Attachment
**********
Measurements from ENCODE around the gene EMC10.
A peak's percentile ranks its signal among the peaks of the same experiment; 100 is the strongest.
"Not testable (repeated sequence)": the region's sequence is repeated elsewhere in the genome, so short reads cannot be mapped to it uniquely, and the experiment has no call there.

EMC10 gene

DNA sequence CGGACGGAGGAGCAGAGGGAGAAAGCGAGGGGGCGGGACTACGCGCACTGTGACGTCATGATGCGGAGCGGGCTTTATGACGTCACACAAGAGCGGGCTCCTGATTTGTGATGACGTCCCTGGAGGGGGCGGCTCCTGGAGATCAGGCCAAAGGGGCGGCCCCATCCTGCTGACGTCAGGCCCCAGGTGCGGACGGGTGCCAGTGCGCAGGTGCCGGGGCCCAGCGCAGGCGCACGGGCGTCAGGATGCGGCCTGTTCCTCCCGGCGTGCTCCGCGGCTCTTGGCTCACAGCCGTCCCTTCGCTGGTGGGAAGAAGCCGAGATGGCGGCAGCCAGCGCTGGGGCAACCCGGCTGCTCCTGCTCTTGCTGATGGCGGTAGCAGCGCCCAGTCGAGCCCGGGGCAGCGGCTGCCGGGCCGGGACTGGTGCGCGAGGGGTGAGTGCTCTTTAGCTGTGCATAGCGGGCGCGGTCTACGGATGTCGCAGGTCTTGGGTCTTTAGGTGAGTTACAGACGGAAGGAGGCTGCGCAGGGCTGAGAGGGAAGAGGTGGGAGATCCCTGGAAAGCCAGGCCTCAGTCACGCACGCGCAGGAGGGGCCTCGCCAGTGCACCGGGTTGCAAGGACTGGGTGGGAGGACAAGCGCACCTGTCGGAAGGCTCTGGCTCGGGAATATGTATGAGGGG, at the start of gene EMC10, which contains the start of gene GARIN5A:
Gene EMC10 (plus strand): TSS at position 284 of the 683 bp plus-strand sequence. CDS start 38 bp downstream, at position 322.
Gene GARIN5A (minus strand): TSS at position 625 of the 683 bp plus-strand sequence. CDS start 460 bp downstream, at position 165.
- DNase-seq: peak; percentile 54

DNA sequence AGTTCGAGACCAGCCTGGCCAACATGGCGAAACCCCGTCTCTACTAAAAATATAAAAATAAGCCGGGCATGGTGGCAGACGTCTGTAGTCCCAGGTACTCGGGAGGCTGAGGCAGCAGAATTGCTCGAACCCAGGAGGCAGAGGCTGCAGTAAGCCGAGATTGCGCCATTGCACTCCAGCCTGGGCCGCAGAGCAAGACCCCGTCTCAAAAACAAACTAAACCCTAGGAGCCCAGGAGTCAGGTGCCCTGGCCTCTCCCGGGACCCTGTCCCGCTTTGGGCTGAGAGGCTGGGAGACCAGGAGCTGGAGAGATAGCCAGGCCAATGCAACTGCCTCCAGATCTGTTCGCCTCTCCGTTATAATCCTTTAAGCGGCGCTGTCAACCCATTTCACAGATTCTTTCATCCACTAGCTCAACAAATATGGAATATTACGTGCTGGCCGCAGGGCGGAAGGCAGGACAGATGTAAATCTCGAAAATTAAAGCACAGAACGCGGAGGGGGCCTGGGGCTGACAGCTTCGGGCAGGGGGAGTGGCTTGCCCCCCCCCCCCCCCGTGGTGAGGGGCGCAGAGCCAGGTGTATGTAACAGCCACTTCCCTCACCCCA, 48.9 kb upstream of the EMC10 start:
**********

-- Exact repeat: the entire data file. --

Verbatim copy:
Measurements from ENCODE around the gene EMC10.
A peak's percentile ranks its signal among the peaks of the same experiment; 100 is the strongest.
"Not testable (repeated sequence)": the region's sequence is repeated elsewhere in the genome, so short reads cannot be mapped to it uniquely, and the experiment has no call there.

EMC10 gene

DNA sequence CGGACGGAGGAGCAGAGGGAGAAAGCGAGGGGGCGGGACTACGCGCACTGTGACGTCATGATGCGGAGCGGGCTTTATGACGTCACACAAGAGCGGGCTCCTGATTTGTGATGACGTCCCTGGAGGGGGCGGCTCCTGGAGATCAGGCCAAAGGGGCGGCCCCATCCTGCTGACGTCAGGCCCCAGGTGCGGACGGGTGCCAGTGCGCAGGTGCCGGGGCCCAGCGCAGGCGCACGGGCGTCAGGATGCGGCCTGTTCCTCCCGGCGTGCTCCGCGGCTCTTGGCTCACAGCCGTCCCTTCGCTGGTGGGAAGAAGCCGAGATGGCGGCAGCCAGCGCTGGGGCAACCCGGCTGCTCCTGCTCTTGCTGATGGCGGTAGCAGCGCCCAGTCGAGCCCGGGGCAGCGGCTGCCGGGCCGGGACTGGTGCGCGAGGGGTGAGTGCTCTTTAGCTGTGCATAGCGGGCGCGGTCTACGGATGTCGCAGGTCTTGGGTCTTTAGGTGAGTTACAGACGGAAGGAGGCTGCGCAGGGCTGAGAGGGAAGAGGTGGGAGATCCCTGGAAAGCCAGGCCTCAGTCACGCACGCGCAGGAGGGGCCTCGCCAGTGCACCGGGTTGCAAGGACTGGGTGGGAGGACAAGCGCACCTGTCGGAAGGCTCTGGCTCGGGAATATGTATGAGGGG, at the start of gene EMC10, which contains the start of gene GARIN5A:
Gene EMC10 (plus strand): TSS at position 284 of the 683 bp plus-strand sequence. CDS start 38 bp downstream, at position 322.
Gene GARIN5A (minus strand): TSS at position 625 of the 683 bp plus-strand sequence. CDS start 460 bp downstream, at position 165.
- DNase-seq: peak; percentile 54

DNA sequence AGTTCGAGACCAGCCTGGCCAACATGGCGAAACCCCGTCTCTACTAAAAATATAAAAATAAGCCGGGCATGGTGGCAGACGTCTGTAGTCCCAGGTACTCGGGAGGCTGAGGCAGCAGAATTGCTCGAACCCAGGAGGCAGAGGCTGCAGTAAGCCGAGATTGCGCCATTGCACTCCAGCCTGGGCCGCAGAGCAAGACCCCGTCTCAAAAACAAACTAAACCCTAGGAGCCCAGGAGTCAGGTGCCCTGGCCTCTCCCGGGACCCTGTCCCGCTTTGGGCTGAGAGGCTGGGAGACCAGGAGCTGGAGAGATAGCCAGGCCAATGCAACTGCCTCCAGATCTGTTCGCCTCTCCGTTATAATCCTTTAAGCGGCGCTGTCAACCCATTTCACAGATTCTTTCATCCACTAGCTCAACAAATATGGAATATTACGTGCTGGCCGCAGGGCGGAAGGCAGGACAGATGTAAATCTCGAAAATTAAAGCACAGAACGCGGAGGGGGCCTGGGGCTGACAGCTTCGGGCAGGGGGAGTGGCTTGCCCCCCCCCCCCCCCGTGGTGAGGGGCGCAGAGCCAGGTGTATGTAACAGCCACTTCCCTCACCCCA, 48.9 kb upstream of the EMC10 start: